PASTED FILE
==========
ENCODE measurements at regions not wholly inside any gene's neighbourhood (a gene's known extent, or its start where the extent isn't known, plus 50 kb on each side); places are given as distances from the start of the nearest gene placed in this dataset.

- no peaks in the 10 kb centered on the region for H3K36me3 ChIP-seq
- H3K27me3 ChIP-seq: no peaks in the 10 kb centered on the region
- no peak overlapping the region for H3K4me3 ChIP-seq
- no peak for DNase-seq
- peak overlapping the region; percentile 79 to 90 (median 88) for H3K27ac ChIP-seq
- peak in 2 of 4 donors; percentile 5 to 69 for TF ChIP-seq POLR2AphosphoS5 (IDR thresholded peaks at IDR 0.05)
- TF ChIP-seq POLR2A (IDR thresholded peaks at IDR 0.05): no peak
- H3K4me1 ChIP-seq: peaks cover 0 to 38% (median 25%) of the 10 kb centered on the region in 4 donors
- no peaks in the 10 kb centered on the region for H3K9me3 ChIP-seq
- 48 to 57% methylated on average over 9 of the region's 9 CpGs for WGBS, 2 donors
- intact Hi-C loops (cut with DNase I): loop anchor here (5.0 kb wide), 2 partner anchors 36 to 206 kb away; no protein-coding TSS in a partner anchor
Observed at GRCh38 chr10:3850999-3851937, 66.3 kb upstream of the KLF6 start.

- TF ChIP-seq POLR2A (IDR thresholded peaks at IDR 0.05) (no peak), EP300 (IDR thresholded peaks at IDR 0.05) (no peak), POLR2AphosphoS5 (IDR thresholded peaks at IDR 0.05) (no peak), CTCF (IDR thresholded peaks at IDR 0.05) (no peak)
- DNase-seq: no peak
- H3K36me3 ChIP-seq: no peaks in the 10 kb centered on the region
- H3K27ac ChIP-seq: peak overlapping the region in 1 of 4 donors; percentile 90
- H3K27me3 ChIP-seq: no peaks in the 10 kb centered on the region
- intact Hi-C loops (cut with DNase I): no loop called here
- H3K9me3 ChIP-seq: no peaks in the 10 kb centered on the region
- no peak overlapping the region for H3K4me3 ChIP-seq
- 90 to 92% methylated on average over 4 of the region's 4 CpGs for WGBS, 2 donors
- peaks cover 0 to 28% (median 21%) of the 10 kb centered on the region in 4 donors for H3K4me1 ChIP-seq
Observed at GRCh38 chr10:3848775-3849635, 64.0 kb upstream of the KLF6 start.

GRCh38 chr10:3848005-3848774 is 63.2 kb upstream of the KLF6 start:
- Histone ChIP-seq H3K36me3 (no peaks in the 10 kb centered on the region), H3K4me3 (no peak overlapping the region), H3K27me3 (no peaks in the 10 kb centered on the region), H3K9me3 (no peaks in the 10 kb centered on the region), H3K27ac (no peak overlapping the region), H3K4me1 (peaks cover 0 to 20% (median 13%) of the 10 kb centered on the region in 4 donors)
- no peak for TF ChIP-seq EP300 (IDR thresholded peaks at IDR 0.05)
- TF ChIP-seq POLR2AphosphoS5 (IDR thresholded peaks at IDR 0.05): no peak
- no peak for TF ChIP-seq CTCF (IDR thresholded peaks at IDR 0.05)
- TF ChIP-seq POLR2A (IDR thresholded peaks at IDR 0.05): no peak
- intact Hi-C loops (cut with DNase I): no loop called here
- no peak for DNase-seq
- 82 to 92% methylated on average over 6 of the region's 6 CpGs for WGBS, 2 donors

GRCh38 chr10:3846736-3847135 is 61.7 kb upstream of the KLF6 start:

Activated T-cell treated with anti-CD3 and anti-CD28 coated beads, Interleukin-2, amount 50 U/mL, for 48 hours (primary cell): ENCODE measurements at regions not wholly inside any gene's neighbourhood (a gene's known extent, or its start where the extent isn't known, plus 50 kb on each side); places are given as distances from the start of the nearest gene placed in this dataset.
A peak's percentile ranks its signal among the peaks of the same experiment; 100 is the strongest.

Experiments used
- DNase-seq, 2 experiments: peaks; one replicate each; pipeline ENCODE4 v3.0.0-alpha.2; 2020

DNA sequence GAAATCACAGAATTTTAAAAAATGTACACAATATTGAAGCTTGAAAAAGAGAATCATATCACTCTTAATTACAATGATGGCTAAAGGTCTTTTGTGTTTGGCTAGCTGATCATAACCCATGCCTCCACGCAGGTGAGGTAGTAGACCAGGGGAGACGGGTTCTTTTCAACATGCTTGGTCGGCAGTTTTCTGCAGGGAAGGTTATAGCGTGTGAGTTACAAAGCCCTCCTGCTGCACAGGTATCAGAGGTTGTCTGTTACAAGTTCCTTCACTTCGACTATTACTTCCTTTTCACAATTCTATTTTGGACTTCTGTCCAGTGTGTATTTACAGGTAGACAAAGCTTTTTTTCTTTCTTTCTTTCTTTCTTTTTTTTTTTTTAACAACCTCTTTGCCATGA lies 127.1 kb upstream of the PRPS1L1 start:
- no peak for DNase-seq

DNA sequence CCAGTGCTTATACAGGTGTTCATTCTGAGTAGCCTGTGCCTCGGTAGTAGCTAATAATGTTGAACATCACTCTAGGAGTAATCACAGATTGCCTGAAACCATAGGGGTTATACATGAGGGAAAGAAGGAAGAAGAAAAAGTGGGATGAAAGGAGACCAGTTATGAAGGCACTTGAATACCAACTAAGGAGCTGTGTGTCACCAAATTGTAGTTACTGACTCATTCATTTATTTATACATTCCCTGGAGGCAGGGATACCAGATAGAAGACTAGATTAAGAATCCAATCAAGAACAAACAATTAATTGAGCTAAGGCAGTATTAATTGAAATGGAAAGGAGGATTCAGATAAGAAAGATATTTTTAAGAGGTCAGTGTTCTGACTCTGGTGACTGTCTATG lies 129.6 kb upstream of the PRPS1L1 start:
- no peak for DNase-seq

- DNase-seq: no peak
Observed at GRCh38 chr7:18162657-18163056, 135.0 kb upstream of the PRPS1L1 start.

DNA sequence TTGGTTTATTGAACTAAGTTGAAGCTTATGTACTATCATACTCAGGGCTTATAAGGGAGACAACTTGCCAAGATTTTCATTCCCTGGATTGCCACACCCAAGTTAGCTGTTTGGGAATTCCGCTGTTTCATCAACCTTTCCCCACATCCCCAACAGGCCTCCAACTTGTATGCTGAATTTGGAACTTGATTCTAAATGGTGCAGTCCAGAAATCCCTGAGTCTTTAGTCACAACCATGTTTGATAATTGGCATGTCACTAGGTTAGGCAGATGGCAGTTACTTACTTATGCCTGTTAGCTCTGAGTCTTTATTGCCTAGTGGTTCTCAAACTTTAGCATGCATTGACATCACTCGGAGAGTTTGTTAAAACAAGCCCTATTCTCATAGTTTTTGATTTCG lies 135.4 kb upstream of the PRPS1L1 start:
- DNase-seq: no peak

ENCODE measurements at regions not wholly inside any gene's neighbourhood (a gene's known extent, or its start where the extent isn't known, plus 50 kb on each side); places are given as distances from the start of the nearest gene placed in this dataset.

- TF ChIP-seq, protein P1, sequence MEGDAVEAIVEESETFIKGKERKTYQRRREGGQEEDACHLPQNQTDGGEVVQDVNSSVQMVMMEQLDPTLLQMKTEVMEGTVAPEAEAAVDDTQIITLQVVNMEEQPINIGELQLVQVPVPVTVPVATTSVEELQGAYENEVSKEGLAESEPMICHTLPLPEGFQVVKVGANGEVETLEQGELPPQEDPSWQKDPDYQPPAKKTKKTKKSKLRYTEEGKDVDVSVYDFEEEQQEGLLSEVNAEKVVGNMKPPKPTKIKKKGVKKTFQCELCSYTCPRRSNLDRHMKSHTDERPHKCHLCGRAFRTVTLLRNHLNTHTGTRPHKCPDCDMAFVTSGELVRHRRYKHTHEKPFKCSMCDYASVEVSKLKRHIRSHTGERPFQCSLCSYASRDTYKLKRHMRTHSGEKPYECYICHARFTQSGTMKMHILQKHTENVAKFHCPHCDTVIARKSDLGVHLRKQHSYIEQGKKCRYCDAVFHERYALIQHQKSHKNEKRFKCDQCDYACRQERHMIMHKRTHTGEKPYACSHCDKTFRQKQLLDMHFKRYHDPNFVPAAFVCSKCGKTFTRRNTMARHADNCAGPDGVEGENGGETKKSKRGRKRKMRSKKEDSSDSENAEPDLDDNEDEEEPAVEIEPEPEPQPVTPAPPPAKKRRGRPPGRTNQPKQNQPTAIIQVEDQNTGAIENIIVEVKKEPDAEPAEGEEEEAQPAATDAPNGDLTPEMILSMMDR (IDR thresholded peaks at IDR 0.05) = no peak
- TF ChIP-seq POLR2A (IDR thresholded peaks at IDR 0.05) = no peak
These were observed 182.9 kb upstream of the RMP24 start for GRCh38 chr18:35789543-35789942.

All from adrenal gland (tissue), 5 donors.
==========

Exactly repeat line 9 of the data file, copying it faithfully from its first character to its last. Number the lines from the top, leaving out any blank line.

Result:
- H3K4me1 ChIP-seq: peaks cover 0 to 38% (median 25%) of the 10 kb centered on the region in 4 donors